Plastic water bottle bans on Cape Cod: Are they worth it?

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Shaws in Harwich Port displays signs regarding the plastic water bottle ban (1/22/22)

Ashley Smith, Contributing Writer

So we all know about the recent plastic water bottle ban in several Cape Cod towns. Our school and many other businesses have resigned to selling canned and boxed water.

10 towns in total have voted to ban the sale of single-use plastic water bottles, including Harwich, Chatham and Dennis, following the recent bans of plastic bags and straws. This is a big step toward a more environmentally conscious community, but at the same time, it raises just about as many problems as it solves.

For one, it encourages the consumption of sugary, unhealthy drinks. If you go to get a snack from a gas station or grocery store and open the fridge door, seeing they have no water, you’ll likely reach for something sweet and sugary. Banning plastic bottles also leaves us with few alternatives, not all of which are much better.

We have canned and boxed water, which are both recyclable, as long as they don’t have a plastic lining (which many do). The problem is that if people weren’t recycling their plastic bottles, they aren’t necessarily going to take the time to recycle any other drink.  So in the end, they ultimately create the same amount of waste.

Another issue is that if people have unsafe drinking water at home, they rely on bottled water as a necessary replacement. Many communities on Cape Cod don’t have the luxury of safe tap water so they are forced to buy bottles. Without this option, many people are left grappling with what to do next.

There are also much bigger enemies to take down before we go after water. Soft drinks require a thicker plastic container due to the carbonation and account for roughly 4 times the amount of space in US landfills (plastic water bottles 3.3%, vs. carbonated drink containers 13.3%).

The ban also targets small businesses, as they are forced to sell alternative drinks that customers might not want.  This could cost them much needed revenue, especially in the summer months.  Cape Cod relies heavily on its small businesses and we’re ultimately just creating more obstacles for them to work around.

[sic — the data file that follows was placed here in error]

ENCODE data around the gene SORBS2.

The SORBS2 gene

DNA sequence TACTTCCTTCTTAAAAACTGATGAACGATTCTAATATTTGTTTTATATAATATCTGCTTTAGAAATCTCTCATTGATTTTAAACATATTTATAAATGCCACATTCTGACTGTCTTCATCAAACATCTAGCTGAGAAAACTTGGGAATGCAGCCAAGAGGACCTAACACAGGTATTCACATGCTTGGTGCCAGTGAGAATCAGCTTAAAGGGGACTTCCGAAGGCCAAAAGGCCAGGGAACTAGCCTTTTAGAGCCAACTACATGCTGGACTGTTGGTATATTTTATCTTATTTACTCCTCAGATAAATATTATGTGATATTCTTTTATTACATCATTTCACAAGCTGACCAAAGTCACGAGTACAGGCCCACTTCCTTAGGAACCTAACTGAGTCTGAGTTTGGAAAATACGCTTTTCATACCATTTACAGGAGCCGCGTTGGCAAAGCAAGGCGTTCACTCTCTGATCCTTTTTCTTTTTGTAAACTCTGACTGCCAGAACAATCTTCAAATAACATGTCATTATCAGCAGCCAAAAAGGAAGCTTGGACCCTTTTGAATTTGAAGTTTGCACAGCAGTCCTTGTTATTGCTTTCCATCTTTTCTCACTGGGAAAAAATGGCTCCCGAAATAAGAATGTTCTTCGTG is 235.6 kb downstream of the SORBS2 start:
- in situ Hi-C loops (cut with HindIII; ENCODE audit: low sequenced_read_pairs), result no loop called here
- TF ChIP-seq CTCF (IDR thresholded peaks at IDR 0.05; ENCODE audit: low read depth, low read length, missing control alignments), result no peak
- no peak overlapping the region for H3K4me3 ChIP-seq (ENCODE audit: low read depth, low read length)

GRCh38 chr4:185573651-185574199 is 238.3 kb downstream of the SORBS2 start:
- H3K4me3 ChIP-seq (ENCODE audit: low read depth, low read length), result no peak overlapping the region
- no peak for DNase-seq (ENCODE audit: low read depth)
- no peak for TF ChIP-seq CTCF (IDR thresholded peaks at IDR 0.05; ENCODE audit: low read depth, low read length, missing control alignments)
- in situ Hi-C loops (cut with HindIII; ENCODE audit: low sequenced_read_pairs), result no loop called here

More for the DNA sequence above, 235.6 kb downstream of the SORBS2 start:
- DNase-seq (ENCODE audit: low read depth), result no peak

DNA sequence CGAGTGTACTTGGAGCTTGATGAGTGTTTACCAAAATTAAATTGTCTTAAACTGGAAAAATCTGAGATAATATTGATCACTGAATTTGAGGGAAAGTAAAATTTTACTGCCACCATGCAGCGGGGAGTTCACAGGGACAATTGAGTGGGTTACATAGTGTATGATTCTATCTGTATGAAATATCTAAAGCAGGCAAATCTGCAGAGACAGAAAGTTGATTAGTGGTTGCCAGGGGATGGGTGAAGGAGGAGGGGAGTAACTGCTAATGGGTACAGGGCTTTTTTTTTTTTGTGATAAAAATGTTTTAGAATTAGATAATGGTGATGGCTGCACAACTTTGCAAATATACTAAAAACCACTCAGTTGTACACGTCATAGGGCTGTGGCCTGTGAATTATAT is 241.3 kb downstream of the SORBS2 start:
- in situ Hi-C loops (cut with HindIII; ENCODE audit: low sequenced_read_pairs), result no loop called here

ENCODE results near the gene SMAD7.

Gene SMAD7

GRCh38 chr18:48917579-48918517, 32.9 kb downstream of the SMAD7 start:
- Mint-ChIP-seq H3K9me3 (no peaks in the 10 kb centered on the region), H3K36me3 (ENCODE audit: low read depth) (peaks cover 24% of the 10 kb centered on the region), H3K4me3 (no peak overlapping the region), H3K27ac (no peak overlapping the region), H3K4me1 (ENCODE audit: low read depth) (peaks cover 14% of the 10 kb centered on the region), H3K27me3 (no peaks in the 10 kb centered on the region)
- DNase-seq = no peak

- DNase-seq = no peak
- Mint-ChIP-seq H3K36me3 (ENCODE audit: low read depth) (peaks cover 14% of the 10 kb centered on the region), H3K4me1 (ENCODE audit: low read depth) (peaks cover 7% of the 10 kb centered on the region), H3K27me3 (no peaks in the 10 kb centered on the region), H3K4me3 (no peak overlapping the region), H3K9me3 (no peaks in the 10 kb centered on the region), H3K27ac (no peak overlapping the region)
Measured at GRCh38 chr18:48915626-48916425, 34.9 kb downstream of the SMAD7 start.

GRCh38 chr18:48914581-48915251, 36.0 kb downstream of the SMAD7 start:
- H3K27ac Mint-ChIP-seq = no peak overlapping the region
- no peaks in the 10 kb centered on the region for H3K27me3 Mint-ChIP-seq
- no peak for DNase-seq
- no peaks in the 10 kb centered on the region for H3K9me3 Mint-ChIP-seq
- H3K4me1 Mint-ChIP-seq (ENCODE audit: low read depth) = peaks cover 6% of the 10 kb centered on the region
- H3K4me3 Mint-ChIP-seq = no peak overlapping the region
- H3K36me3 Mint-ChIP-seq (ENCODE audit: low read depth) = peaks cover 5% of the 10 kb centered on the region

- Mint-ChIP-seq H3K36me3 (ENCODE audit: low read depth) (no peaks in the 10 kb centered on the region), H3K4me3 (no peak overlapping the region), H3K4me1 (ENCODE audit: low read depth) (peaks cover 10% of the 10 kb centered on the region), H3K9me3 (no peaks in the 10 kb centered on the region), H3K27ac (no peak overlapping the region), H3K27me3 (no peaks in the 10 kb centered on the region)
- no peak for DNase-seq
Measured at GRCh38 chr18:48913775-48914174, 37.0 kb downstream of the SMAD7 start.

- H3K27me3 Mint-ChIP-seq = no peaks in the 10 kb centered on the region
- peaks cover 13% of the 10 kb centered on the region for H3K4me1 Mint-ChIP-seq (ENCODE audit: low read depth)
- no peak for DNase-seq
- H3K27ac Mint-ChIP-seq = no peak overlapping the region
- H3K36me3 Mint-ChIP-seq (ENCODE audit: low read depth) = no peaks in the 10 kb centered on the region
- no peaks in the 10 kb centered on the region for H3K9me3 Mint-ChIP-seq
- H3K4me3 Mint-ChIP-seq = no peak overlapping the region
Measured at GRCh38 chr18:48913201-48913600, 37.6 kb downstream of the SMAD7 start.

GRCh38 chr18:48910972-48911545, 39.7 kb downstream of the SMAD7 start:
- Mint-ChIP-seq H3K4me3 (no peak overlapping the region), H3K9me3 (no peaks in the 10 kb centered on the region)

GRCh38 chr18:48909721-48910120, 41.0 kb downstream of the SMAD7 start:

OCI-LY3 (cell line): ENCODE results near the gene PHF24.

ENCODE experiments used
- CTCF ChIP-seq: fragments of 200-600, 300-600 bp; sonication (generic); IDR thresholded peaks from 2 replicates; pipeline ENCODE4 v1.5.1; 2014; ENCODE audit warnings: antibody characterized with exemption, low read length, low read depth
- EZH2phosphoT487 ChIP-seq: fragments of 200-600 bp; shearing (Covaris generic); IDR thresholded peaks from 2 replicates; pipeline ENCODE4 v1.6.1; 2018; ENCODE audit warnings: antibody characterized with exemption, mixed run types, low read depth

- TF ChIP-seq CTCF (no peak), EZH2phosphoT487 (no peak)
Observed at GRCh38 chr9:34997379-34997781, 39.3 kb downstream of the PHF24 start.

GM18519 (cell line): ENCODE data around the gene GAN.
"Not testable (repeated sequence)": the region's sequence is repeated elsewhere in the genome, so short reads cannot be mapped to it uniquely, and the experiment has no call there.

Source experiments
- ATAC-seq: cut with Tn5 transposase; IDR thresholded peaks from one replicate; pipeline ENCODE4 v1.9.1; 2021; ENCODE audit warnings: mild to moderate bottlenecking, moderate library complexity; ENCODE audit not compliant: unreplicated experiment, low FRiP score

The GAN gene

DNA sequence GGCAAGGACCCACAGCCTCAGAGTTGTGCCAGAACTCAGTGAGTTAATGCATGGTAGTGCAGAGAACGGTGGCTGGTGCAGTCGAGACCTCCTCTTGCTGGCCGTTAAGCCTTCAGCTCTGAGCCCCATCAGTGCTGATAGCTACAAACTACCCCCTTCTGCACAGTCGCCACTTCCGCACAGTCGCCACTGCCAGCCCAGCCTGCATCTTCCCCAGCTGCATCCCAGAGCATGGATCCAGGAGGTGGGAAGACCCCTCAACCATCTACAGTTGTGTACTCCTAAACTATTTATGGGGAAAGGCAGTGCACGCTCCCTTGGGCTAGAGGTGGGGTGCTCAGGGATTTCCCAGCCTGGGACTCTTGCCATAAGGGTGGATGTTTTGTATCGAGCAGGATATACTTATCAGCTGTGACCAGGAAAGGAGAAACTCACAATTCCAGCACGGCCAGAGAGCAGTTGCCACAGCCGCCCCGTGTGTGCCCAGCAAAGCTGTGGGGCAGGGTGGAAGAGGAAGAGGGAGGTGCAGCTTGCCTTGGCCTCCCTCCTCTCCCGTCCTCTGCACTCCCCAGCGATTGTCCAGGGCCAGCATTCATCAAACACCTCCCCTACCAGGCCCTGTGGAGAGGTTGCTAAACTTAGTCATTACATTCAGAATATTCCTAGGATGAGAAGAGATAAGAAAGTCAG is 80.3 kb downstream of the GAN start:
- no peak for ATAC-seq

Abby Considine, a student at Monomoy, works at Dairy Queen, and says she and other employees had to adjust to the new policy. “It’s definitely been a shift, and even after months we still had to let the customers know about the ban.” Employees have been put in many difficult situations and businesses have and will continue to lose a small portion of revenue. 

So, banning single-use plastic water bottles may not be the best option, so what is? 

Well for one, I think there needs to be a stronger focus on promoting recycling. If people eat somewhere and don’t have the option to recycle any waste, then they’ll simply throw their recyclables in the garbage. Every place that has garbage cans should also be required to offer recycling bins right next to the cans. Making it easy is an important step in encouraging people to recycle.

There could also be a bigger push for education regarding recycling, global warming, and being more environmentally conscious. Many Cape Codders probably don’t even know about the effects of littering and even that their communities even offer recycling programs. 

Talia Tambolleo Perez, a student at Monomoy, speaks her opinion on the ban: “Plastic water bottles are definitely bad, and I like that we have the plastic water bottle ban, but is it doing much when there’s other plastic bottles at convenient stores? I do think it’s a good starting step for becoming more environmentally conscious on the Cape.” 

Overall, as others put it, the plastic bottle ban was a step in the right direction, but there are definitely other issues that could be tackled first.

Every one of us should be thinking about the footprint we leave on our planet because in the end, we only get one. So take some time to do research on what you can do for our environment.

To do your part in helping to better our environment, please visit https://www.mass.gov/topics/environmental-protection